Volltext-Downloads (blau) und Frontdoor-Views (grau)

The role of the intestinal microvasculature in inflammatory bowel disease: studies with a modified Caco-2 model including endothelial cells resembling the intestinal barrier in vitro

  • The microvascular endothelium of the gut barrier plays a crucial role during inflammation in inflammatory bowel disease. We have modified a commonly used intestinal cell model based on the Caco-2 cells by adding microvascular endothelial cells (ISO-HAS-1). Transwell filters were used with intestinal barrier-forming Caco-2 cells on top and the ISO-HAS-1 on the bottom of the filter. The goal was to determine whether this coculture mimics the in vivo situation more closely, and whether the model is suitable to evaluate interactions of, for example, prospective nanosized drug vehicles or contrast agents with this coculture in a physiological and inflamed state as it would occur in inflammatory bowel disease. We monitored the inflammatory responsiveness of the cells (release of IL-8, soluble intercellular adhesion molecule 1, and soluble E-selectin) after exposure to inflammatory stimuli (lipopolysaccharide, TNF- α, INF-γ, IL1-β) and a nanoparticle (Ba/Gd: coprecipitated BaSO4 and Gd(OH)3), generally used as contrast agents. The barrier integrity of the coculture was evaluated via the determination of transepithelial electrical resistance and the apparent permeability coefficient (Papp) of NaFITC. The behavior of the coculture Caco-1/ISO-HAS-1 was compared to the respective monocultures Caco-2 and ISO-HAS-1. Based on transepithelial electrical resistance, the epithelial barrier integrity of the coculture remained stable during incubation with all stimuli, whereas the Papp decreased after exposure to the cytokine mixture (TNF-α, INF-γ, IL1-β, and Ba/Gd). Both the endothelial and epithelial monocultures showed a high inflammatory response in both the upper and lower transwell-compartments. However, in the coculture, inflammatory mediators were only detected on the epithelial side and not on the endothelial side. Thus in the coculture, based on the Papp, the epithelial barrier appears to prevent a potential inflammatory overreaction in the underlying endothelial cells. In summary, this coculture model exhibits in vivo-like features, which cannot be observed in conventional monocultures, making the former more suitable to study interactions with external stimuli.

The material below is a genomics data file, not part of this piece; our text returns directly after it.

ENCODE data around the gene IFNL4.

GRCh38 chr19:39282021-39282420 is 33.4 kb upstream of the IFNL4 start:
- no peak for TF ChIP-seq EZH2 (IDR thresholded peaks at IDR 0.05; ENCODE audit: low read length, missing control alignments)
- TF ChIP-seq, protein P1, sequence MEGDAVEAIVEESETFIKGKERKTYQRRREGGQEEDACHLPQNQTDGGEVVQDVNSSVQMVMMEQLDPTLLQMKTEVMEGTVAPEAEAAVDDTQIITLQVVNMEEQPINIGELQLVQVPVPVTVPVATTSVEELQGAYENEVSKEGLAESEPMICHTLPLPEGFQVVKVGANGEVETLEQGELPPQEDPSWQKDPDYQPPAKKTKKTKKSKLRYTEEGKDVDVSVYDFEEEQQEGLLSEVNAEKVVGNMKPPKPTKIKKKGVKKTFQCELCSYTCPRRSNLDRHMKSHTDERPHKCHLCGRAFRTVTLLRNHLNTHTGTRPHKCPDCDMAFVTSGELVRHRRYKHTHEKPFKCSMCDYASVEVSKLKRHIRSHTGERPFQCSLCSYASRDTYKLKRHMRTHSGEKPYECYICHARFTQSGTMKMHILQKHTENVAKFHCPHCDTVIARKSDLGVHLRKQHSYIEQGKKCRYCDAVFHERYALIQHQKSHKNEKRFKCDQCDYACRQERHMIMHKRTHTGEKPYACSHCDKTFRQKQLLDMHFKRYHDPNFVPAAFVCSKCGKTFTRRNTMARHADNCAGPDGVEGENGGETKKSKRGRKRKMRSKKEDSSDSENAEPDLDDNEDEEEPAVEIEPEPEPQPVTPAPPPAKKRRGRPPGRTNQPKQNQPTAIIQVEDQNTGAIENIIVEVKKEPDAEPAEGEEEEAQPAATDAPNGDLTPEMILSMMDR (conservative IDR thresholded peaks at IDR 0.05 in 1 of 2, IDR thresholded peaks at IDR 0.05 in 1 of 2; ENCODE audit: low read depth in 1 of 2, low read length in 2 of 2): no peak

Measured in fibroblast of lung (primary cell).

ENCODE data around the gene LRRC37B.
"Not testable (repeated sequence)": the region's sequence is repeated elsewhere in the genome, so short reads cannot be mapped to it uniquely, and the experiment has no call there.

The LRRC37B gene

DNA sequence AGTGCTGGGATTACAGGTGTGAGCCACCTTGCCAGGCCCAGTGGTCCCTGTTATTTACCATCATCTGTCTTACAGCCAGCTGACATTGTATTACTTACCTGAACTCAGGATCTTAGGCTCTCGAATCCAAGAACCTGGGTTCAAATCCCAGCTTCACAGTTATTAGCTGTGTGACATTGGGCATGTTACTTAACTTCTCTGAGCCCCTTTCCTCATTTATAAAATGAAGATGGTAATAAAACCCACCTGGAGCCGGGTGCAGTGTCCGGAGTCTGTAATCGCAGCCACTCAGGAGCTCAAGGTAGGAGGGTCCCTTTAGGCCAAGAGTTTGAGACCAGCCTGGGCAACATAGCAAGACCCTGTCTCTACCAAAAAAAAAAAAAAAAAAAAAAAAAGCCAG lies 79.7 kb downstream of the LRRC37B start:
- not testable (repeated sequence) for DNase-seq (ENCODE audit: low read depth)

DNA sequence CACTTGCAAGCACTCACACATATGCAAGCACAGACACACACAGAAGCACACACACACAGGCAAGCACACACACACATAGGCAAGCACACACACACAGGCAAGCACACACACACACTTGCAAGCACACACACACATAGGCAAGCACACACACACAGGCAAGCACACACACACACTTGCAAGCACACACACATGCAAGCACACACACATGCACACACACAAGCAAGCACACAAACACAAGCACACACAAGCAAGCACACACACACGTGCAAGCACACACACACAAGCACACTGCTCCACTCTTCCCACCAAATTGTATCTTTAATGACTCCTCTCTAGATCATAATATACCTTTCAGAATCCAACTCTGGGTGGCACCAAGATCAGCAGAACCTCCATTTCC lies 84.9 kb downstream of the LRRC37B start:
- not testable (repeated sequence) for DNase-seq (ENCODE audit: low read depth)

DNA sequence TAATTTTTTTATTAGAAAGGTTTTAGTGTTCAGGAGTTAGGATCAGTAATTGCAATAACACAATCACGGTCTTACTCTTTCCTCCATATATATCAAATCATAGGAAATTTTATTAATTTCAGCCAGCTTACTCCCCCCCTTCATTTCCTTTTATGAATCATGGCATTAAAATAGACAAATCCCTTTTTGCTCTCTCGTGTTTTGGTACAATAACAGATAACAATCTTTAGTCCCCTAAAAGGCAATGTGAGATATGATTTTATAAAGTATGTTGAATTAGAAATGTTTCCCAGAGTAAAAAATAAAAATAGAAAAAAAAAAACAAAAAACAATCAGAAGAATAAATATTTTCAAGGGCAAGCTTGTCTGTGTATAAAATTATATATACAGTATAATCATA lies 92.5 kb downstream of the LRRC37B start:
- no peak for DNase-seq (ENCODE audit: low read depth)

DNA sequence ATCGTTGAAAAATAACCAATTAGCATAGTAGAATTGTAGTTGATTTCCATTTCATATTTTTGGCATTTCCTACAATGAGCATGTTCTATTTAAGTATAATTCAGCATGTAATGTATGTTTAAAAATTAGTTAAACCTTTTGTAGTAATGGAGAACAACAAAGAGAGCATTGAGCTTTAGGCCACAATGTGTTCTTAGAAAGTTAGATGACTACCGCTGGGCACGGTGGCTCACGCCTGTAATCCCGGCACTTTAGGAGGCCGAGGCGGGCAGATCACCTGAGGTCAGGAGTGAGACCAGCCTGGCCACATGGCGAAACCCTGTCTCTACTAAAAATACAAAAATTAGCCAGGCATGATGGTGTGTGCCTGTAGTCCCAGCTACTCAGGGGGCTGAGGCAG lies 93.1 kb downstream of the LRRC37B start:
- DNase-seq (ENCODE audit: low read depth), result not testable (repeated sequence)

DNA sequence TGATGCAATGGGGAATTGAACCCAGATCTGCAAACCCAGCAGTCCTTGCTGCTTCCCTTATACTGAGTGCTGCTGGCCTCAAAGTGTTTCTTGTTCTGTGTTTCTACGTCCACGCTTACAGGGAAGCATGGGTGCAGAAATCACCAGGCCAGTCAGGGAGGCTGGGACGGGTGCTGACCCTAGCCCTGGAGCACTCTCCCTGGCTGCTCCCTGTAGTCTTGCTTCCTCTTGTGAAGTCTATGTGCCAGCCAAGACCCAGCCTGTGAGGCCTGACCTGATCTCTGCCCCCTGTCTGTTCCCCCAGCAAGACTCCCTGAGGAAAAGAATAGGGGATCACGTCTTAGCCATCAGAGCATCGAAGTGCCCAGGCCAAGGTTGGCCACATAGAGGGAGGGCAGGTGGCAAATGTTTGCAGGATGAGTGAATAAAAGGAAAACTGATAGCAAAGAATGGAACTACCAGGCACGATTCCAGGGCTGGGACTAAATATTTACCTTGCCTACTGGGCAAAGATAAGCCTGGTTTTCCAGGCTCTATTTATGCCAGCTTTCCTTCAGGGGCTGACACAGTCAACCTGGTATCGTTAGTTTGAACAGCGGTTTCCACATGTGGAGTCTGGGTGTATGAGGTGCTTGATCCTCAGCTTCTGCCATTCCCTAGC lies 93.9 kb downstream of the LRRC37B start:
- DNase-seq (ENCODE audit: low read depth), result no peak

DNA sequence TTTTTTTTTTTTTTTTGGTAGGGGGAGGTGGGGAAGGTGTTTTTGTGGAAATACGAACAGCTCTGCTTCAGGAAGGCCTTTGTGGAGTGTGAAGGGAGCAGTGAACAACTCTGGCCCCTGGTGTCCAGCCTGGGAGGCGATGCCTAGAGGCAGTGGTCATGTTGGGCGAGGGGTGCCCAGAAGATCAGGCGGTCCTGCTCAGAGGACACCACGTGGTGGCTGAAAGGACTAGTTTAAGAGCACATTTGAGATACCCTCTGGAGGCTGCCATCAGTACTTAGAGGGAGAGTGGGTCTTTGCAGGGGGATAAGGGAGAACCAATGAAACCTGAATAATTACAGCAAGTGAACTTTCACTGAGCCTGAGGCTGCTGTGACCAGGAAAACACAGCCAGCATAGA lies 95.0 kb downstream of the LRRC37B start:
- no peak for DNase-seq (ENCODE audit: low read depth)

Download full text files

Export metadata

Additional Services

Share in Twitter Search Google Scholar


Document Type:Article
Author:Jennifer Y. Kasper, Maria Iris Hermanns, Christian Cavelius, Annette KraegelohORCiD, Thomas Jung, Rolf Danzebrink, Ronald E. Unger, Charles J. Kirkpatrick
Parent Title (English):International Journal of Nanomedicine
First Page:6353
Last Page:6364
Year of first Publication:2016
Release Date:2022/11/18
Tag:Caco-2, ISO-HAS-1; inflammatory bowel disease; intestinal barrier in vitro; intestinal microvasculature; nanosized gadolinium contrast agent; sICAM-1; soluble E-selectin
Impact:04.300 (2016)
Groups:Nano Zell Interaktionen
Open Access:Open Access
Signature:INM 2016/067
Licence (German):License LogoCreative Commons - CC BY-NC - Namensnennung - Nicht kommerziell 4.0 International